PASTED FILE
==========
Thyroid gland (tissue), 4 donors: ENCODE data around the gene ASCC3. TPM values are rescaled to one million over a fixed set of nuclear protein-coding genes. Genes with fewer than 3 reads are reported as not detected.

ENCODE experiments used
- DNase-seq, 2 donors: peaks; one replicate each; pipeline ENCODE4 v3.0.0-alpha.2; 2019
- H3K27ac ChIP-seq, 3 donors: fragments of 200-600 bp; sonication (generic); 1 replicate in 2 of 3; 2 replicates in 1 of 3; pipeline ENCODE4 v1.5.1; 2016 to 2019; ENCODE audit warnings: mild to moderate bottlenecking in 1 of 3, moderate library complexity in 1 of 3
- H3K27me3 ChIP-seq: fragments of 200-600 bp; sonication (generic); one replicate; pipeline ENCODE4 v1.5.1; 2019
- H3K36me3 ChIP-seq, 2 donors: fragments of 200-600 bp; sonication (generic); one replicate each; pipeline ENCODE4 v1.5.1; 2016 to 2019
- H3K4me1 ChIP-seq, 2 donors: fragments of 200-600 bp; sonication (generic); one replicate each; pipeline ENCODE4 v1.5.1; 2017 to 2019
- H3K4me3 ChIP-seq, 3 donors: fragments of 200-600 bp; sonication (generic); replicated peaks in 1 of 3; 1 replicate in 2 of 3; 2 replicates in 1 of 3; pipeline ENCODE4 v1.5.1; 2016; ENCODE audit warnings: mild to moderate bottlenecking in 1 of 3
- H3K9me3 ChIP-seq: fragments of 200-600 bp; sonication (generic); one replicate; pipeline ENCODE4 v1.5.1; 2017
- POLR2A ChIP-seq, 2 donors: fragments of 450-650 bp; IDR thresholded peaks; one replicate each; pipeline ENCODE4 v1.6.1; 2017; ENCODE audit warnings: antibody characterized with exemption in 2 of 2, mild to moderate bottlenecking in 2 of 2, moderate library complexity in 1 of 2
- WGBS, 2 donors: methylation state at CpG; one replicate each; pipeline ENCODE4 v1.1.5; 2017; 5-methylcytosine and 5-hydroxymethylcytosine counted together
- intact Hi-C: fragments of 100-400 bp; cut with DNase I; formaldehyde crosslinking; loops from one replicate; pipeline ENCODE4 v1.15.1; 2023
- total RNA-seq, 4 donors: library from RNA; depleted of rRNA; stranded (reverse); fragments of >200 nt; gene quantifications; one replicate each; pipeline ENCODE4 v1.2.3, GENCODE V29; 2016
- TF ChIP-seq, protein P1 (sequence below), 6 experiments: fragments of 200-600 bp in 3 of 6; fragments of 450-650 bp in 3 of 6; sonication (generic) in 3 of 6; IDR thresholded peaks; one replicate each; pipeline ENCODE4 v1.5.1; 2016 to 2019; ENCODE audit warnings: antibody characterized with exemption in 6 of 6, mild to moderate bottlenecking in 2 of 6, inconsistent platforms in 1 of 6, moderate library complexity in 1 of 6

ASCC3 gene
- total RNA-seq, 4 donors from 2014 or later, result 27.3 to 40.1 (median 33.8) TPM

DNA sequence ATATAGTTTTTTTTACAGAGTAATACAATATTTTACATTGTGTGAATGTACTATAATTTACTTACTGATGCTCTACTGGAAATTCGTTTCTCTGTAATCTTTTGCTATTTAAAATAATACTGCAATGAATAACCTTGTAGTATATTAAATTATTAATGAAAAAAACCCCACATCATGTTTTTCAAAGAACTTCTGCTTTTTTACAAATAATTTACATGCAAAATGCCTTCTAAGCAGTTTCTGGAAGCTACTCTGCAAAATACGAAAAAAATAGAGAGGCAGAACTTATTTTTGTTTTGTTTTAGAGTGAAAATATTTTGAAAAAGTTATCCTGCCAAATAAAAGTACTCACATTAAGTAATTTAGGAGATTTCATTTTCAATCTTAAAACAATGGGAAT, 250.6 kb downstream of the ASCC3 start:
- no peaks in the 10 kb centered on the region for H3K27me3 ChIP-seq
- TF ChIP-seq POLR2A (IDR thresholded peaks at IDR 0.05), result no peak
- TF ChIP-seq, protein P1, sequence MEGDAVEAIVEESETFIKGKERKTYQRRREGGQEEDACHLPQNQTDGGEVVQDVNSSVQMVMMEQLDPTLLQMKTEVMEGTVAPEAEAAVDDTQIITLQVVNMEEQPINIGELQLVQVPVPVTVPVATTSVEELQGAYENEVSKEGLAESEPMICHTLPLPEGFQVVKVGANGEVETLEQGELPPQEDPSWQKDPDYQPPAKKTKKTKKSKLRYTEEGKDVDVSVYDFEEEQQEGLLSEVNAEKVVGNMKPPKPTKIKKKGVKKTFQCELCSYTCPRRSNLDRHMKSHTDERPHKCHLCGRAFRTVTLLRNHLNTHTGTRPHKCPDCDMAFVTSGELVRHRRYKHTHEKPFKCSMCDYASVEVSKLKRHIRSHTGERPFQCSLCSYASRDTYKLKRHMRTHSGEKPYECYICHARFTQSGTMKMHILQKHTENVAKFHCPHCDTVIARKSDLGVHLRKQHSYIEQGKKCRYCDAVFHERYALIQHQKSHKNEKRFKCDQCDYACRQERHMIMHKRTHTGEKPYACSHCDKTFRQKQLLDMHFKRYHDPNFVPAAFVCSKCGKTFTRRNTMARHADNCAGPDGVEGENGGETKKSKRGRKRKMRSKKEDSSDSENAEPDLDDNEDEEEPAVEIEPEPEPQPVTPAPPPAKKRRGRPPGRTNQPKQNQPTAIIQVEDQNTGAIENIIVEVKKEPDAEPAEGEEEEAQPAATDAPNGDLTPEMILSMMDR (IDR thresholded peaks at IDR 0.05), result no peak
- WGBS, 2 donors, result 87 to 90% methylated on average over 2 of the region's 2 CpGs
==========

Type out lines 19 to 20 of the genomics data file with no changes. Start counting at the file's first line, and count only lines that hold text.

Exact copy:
- TF ChIP-seq POLR2A (IDR thresholded peaks at IDR 0.05), result no peak
- TF ChIP-seq, protein P1, sequence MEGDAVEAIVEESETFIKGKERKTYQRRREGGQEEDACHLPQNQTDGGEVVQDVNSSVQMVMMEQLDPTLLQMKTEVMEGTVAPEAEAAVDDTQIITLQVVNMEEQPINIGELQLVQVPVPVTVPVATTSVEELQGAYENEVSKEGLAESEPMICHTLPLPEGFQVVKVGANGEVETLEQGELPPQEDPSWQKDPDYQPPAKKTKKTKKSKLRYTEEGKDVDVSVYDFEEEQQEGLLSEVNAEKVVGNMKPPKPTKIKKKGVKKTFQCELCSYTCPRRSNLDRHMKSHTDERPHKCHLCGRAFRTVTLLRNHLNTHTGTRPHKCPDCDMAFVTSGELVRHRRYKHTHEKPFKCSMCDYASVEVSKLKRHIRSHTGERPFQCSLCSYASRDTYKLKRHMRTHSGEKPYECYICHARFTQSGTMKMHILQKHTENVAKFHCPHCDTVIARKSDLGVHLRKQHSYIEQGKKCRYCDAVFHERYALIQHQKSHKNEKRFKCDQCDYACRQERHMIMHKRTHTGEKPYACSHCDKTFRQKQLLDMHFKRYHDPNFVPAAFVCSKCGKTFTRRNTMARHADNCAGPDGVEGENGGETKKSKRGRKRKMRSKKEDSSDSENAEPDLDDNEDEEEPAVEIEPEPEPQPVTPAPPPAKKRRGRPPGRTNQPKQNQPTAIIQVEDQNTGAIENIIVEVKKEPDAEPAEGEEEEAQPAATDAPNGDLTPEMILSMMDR (IDR thresholded peaks at IDR 0.05), result no peak